The game was Parcheesi that day, and they set it up on the coffee table. Moira sat on the couch, Michael on the floor, eager and talkative. His little figures leapt over hers in a jerky, painstaking effort to reach home, thwarted repeatedly by the unfriendly way the dice fell. But she moved her pawns randomly, forgetting which direction would take her home, trying to catch snippets of the radio’s weather report amid Michael’s constant chatter. If heavy rain was coming, she shouldn’t take the car into the city the next day. Finally, when she drifted too far, he took her chin in his hand and turned her face toward his. “I’m green. You’re blue,” he said. “You’re moving my greens.”

“Oh, I’m sorry,” she said, returning a piece to its rightful spot, hoping to undo the damage. They resumed the game, but she remained distracted.

“You don’t want to play.”

“Of course I do. Let’s start over.”

She rearranged the pieces as he sank onto his bottom and rested his head on his arm stretched across the game board. Listless, he began to flick the pawns away like little marbles. She placed her hand on his to keep him still, saw that he was close to tears. She was struck again by how difficult it was to love a child, how scary. Even when the boys were infants, she feared she wasn’t doing it right. Their tears and sadness were mysteries to her, haunting tests. She would pick them up, soothe them, change them, rock them, put them to her breast, never sure of what might work. And when something did, the serenity seemed like a deception, a stubborn riddle that would never remain solved.

Moira held her arms out, and he rushed to her as if she’d been gone for days. She relied on him to know what he needed. Her embrace comforted him, but she had to fight off the bizarre urge to tell him she was not the answer, that being strong was the only sure protection. His surrender pulled at her, made her wish she could trust it to last. Sean once had that same effortless certainty about her, but he learned to stiffen, hold back. Her mother, too, reacted that way when they hugged. Moira couldn’t remember when she first came to expect this discomfort from people, even from Ken.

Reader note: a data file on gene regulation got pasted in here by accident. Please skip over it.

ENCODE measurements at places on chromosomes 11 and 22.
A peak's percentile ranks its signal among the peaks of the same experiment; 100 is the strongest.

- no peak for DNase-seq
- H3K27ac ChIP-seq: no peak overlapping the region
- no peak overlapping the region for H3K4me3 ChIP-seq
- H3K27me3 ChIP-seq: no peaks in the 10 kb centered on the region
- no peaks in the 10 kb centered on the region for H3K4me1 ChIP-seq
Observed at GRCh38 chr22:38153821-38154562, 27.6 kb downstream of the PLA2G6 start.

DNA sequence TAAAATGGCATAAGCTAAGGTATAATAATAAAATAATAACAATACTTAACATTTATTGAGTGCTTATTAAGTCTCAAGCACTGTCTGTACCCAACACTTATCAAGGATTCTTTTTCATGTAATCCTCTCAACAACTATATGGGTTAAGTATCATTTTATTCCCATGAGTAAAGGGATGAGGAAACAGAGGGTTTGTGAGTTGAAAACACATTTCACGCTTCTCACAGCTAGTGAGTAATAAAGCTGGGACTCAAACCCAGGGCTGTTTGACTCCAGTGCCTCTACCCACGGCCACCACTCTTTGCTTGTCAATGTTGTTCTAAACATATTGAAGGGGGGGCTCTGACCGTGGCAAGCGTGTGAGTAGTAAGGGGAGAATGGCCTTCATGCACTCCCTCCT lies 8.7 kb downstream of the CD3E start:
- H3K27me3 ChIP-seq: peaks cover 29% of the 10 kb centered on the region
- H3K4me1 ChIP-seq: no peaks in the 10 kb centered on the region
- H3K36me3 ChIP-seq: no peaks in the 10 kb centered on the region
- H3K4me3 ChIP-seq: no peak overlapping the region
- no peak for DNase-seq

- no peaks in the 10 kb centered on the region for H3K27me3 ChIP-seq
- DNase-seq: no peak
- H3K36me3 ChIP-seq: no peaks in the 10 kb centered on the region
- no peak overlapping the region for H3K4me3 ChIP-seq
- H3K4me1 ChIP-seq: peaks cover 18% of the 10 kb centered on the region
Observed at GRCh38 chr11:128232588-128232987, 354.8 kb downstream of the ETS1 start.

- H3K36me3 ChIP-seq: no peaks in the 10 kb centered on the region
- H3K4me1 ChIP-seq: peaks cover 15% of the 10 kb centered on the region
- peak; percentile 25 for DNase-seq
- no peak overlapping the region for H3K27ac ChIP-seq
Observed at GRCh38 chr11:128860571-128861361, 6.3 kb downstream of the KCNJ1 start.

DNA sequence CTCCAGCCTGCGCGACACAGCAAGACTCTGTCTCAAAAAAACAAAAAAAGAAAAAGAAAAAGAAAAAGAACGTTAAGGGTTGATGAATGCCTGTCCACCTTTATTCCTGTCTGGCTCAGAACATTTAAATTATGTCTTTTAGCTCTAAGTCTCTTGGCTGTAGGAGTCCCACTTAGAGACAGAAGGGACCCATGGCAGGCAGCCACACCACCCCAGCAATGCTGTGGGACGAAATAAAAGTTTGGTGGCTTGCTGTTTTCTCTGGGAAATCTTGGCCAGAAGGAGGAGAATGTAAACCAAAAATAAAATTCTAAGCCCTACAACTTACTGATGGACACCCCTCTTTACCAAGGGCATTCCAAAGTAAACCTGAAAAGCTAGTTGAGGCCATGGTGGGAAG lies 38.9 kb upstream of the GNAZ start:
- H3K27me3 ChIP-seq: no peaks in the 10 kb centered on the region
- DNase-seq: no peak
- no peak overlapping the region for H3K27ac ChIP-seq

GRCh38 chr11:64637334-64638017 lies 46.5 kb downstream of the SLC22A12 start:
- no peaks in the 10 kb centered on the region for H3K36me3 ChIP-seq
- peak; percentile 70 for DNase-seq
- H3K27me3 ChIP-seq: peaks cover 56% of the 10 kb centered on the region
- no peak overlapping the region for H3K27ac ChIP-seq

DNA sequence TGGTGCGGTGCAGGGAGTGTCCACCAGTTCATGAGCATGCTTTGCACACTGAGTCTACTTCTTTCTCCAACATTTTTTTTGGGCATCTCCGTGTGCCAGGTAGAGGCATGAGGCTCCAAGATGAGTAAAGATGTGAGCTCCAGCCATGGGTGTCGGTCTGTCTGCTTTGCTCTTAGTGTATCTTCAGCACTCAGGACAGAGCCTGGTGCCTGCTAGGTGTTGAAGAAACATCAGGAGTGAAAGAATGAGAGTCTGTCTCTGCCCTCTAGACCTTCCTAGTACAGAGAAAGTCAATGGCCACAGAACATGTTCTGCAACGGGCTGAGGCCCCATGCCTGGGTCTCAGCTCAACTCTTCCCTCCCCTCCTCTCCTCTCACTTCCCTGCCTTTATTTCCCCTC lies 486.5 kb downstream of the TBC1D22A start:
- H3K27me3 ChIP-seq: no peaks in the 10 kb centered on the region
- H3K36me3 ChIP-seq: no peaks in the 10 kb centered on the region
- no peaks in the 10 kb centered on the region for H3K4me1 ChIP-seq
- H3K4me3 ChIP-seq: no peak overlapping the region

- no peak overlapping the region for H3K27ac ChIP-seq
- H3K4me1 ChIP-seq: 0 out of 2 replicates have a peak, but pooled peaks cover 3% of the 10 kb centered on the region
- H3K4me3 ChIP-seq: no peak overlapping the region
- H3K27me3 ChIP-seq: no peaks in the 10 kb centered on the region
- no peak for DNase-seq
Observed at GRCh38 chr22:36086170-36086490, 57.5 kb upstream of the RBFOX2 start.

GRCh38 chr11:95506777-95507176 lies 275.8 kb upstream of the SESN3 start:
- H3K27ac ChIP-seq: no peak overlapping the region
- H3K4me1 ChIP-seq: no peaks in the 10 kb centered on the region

A car pulled into the driveway, and Michael jumped away from her. His father, his second helping, had arrived. The front door opened in a rush, the cold air sudden and thrilling. “Hey, big guy,” Ken said, and before he could put down his books, Michael attached himself, his arms fast around his father’s waist. Ken bent to hold him and they tumbled to the floor, landing among the Micro Machines and Parcheesi pieces. Moira could barely stand to watch. Their horseplay made her uneasy. She found it inappropriate somehow, like cast members partying after a flop.

Braced on one knee, Ken leaned on the coffee table to help himself up. Ice lined the crevices of his shoes, and Moira felt the coldness as he closed the distance between them. It clung to his coat, the skin of his face. Their greetings had continued unchanged, the barest brush of cheeks, a hand on a forearm, no more than the resigned meeting of two losing teams.